The Zapper Attachment deals a flat 1 damage per second. The Zapper is able to engage multiple enemies simultaneously, sharing this damage evenly between each.
The figures for the Zapper detail the total percentage of the damage available to be spread between all targets. For example, at level 8 (400%), if the Zapper were to engage four enemies simultaneously, it could deal the full 1 damage per second to each.
The Zapper is never able to deal more than 100% damage (1 damage per second) to a single target.


The shield attachment is capable of deflecting a number of rockets each second. An advanced rocket enemy is able to engage and overwhelm a low level shield unit, dealing damage to the unit with any rockets the shield is unable to deflect. Likewise, a shielded unit can be overwhelmed by multiple rocket enemies engaging it simultaneously.

Examining the Chart

Examining the chart reveals the relationship between Armour and Attachment levels.
Armour and damage values scale linearly, allowing armour and attachment levels to effectively cancel each other out.
For example, a unit with a level 2 rocket launcher attachment will take the same amount of time to destroy a unit with level 2 armour as a unit with a level 6 rocket launcher will take to destroy a unit with level 6 armour.

The chart also allows us to examine the relationships between different attachment types.

  • A rocket launcher unit can destroy two machine gun units of the same level.
  • A shield unit is capable of deflecting rockets from two rocket units of the same level.

Pairing this information with other rules and abilities (for example, we know that a machine gun unit is capable of easily destroying a shield unit) reveals a scissor/paper/rock relationship between the attachments, help to build a strong profile of each attachment that will resonate with the player.
The player is able to grasp the strategic functions of different attachment types, and with the unit specification system, is empowered to capitalise on these functions.

The information displayed in the above chart is only one aspect to the balance and function of attachments. Speed and Range specifications are free to be modified to handicap and further  improve balance, and unique abilities offering strategic advantages – like the Zapper’s ability to attack multiple enemies at once – also play a major role in defining each attachment’s strengths and weaknesses.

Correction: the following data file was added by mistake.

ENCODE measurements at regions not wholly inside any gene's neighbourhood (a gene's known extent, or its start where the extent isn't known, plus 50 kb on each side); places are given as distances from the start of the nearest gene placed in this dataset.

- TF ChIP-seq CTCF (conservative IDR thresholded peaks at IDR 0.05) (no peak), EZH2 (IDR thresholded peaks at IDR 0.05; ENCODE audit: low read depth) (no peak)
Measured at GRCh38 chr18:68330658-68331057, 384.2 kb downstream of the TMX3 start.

We’ll pick up from here tomorrow, taking a look at how these special abilities and strategic functions come into play during gameplay.


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Playing on Playstation 3

Red Dead Revolver - I paid about $1000 for my launch model PS3, so I guess it's time I get some use out of that emotion chip crammed inside. I remember Red Dead Revolver looking rather good when it was released, and despite the low resolution and odd blurring (that I attribute to playing on a HD set) the game holds up well. It looks good despite these graphical limitations because the art direction is so precise and awesome. And it isn't just the art direction, the music, dialogue and set design (for some reason, set seems a more fitting word than level) all work in tandem to recreate an iconic Wild West atmosphere. Red Dead Revolver doesn’t aim to recreate life in the Wild West, it allows our imagination to take over and populates the locale with legendary men and their legendary stories.

Playing on iPhone

edge - Well I never thought I'd consider playing a game on iPhone as actually gaming, but edge has turned me around. The game is built for the iPhone. Sure, it could be ported, but the elegance of what has been created is astounding, it boggles the mind and makes me wonder what amazing gems we'd receive if current gen consoles weren't clones of eachother.

Playing on PC

Sins of a Solar Empire, Demigod, Generals - Zero Hour - It may be a temporary effect as I slowly reintroduce the PC into my gaming diet, but it seems every title I’m excited to play on the platform is either a strategy game, or a cheap indie game. PC gaming isn’t dead, it’s just restricted to titles that require complex input or a pointing device, and games that couldn't be developed or distributed on other platforms. I guess that’s part of the reason the AppStore is so far a success, there were a lot of indie devs stuck on PC for lack of a better alternative.


June 2011